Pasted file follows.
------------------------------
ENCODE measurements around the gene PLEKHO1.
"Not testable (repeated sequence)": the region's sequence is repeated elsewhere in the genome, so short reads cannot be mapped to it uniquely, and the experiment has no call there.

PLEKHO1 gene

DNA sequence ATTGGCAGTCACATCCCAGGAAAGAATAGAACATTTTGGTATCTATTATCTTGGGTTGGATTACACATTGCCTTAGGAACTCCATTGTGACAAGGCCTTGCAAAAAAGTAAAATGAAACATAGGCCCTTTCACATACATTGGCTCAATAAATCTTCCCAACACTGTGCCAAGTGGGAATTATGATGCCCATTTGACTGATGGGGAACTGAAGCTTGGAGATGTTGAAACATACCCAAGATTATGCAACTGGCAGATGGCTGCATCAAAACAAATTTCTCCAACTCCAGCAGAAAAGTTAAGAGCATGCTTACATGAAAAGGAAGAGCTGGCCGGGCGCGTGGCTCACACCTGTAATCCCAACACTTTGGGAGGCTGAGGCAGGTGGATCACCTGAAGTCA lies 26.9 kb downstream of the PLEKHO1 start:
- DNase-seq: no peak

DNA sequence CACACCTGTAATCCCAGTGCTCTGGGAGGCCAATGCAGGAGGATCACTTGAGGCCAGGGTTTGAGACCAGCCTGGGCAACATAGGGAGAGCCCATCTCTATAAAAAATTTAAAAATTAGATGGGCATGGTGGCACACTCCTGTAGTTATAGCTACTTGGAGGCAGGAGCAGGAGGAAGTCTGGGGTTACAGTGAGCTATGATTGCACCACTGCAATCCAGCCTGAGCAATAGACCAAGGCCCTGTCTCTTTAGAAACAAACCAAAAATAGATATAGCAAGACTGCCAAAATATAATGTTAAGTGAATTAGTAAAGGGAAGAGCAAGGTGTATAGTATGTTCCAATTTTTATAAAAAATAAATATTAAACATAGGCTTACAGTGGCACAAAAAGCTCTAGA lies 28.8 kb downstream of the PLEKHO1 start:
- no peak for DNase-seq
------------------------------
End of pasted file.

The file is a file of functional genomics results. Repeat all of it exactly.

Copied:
ENCODE measurements around the gene PLEKHO1.
"Not testable (repeated sequence)": the region's sequence is repeated elsewhere in the genome, so short reads cannot be mapped to it uniquely, and the experiment has no call there.

PLEKHO1 gene

DNA sequence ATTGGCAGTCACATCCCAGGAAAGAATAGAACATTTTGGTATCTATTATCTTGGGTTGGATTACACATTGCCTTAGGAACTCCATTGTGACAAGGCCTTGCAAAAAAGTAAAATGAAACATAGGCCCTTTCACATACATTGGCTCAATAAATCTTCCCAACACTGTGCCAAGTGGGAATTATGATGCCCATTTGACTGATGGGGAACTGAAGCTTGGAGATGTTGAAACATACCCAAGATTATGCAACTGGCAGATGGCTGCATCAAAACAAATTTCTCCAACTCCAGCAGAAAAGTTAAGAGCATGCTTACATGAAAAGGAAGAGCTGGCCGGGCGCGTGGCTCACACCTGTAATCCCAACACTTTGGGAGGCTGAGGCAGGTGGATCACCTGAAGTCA lies 26.9 kb downstream of the PLEKHO1 start:
- DNase-seq: no peak

DNA sequence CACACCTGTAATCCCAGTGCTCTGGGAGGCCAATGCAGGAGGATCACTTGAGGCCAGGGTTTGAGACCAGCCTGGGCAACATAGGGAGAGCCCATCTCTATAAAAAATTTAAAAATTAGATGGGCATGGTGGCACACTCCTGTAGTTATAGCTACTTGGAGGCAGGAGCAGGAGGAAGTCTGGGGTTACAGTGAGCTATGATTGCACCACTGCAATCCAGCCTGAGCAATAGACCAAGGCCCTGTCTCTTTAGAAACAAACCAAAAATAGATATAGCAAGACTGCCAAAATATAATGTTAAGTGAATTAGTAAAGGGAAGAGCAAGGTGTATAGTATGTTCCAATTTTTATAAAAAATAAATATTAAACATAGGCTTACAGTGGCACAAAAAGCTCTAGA lies 28.8 kb downstream of the PLEKHO1 start:
- no peak for DNase-seq